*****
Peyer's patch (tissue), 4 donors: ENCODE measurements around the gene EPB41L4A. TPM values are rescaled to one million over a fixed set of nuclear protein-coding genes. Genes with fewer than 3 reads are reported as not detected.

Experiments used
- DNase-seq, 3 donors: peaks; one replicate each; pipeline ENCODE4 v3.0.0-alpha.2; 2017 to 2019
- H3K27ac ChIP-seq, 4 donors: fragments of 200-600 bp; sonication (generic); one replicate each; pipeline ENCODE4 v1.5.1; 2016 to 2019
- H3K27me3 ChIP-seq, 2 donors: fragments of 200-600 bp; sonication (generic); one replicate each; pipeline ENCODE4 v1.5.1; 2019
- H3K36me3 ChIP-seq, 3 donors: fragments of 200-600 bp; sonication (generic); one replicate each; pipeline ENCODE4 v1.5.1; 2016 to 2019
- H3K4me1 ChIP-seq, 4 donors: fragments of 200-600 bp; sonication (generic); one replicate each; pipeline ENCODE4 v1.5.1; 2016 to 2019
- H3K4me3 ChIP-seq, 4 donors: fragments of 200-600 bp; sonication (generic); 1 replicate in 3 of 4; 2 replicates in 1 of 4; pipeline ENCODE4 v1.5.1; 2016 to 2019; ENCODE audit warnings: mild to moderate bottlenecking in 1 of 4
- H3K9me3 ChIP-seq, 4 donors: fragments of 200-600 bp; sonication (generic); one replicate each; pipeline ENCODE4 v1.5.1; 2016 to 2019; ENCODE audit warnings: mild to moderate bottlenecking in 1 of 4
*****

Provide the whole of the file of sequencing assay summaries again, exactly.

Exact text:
Peyer's patch (tissue), 4 donors: ENCODE measurements around the gene EPB41L4A. TPM values are rescaled to one million over a fixed set of nuclear protein-coding genes. Genes with fewer than 3 reads are reported as not detected.

Experiments used
- DNase-seq, 3 donors: peaks; one replicate each; pipeline ENCODE4 v3.0.0-alpha.2; 2017 to 2019
- H3K27ac ChIP-seq, 4 donors: fragments of 200-600 bp; sonication (generic); one replicate each; pipeline ENCODE4 v1.5.1; 2016 to 2019
- H3K27me3 ChIP-seq, 2 donors: fragments of 200-600 bp; sonication (generic); one replicate each; pipeline ENCODE4 v1.5.1; 2019
- H3K36me3 ChIP-seq, 3 donors: fragments of 200-600 bp; sonication (generic); one replicate each; pipeline ENCODE4 v1.5.1; 2016 to 2019
- H3K4me1 ChIP-seq, 4 donors: fragments of 200-600 bp; sonication (generic); one replicate each; pipeline ENCODE4 v1.5.1; 2016 to 2019
- H3K4me3 ChIP-seq, 4 donors: fragments of 200-600 bp; sonication (generic); 1 replicate in 3 of 4; 2 replicates in 1 of 4; pipeline ENCODE4 v1.5.1; 2016 to 2019; ENCODE audit warnings: mild to moderate bottlenecking in 1 of 4
- H3K9me3 ChIP-seq, 4 donors: fragments of 200-600 bp; sonication (generic); one replicate each; pipeline ENCODE4 v1.5.1; 2016 to 2019; ENCODE audit warnings: mild to moderate bottlenecking in 1 of 4